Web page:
The only thing Americans have to fear from murder hornets is fear itself ... experts say odds are low the remaining queens out there give birth to an army of killers.
Here's the deal ... a lot of folks were alarmed by recent reports that scientists in Washington found nearly 200 queens in the nest that was eradicated last month, the fear being ... how many escaped alive and are now buzzing around?!?
But, you can breathe a sigh of relief ... Chris Looney from the Washington State Department of Agriculture, which is studying the insects, tells us there's no particular reason to believe a lot of murder hornets got out of that nest, and even if they did, the majority of those queens are unlikely to start their own nests. Phew.
Of course, there are scenarios where those queens might start their own nests, but fortunately, we're told those odds are low ... even in 2020.
The doomsday scenario would have to play out like this ... a queen would need to mate with a male murder hornet, but that's no simple task. It's not like they have Bumble.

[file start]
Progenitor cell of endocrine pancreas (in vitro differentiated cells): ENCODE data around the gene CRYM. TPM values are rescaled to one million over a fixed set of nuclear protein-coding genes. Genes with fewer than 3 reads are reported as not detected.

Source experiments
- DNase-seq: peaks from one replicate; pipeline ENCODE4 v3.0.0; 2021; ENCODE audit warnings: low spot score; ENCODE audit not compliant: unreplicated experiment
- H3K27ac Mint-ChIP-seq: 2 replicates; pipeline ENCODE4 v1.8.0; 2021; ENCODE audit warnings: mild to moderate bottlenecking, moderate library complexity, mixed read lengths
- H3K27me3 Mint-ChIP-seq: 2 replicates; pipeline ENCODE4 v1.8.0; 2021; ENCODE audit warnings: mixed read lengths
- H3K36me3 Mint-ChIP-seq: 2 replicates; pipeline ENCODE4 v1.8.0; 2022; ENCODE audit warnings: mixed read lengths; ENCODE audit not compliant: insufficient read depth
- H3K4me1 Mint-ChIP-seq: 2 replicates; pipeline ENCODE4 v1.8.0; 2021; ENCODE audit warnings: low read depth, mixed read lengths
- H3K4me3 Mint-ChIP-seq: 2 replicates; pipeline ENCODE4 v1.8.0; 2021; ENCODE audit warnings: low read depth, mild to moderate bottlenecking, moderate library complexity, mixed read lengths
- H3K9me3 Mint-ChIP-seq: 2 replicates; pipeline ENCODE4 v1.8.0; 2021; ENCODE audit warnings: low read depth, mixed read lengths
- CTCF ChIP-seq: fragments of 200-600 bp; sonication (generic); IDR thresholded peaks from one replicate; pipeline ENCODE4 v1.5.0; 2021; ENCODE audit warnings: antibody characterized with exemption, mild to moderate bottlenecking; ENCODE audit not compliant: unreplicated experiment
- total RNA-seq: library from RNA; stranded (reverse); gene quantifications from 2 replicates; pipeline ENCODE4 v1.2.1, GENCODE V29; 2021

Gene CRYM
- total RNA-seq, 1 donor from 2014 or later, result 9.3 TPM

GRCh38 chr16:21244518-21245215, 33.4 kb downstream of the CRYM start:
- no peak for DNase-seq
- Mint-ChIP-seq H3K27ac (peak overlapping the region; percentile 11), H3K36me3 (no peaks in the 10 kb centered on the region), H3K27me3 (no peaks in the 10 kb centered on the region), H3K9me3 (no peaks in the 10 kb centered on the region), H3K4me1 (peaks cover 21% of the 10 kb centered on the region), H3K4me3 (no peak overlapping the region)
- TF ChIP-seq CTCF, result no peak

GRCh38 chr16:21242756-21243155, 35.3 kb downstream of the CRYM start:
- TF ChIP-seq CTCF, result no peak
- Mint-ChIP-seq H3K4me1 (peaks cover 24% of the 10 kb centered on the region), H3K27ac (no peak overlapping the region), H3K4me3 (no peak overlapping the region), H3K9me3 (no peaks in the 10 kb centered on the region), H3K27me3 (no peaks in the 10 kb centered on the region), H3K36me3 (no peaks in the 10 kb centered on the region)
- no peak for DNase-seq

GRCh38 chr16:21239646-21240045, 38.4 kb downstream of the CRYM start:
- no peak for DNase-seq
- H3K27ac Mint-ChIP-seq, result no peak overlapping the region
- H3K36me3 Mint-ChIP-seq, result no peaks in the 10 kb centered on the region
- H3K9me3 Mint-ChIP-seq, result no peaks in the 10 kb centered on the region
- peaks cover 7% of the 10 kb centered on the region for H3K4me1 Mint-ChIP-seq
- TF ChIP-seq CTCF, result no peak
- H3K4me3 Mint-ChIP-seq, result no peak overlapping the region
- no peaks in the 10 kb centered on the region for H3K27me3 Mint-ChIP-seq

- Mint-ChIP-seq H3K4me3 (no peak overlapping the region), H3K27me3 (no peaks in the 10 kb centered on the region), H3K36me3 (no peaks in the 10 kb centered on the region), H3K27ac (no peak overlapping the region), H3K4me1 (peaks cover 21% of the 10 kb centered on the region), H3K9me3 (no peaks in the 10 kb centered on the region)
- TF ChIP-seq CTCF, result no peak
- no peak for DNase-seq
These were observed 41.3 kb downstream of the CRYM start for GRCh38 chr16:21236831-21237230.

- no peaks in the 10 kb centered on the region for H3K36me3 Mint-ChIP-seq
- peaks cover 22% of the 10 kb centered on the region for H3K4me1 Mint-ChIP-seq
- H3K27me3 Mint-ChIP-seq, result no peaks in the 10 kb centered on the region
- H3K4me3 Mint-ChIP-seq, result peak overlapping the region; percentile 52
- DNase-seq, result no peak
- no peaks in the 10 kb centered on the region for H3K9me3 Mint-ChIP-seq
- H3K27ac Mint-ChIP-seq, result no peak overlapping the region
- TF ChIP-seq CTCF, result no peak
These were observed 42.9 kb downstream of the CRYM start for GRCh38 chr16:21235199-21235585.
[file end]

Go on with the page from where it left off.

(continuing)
Let's say the queen mates ... the queen would then have to spend this winter hibernating. Well, surviving hibernation is not a given, and we're told some of the queens would surely die in the process, just like any other bug.
There's more hurdles after mating and hibernation ... in the spring, a queen would have to find food and an appropriate nesting site. Again, no easy task, and the process exposes the queen to more potential danger and puts them at risk of dying.
And, there's this ... Chris says murder hornets have only been found in Northwest Washington, so folks in nearby states have no reason to fear murder hornets flying their way.
In fact, he says WSDA scientists recently conducted a study showing it would take about a decade or more for murder hornets to invade another state ... and that's the worst-case scenario, because it's likely to take even longer.
And, if you do live in Washington, we're told the only worry should be about the murder hornet nests that are already made and haven't been found. Just like the nest the WSDA eradicated last month, we're told there could be a nest out there with a ton of queens, some of which will go off and form their own nests.
But, while some of those queens may be successful, by and large, they won't be.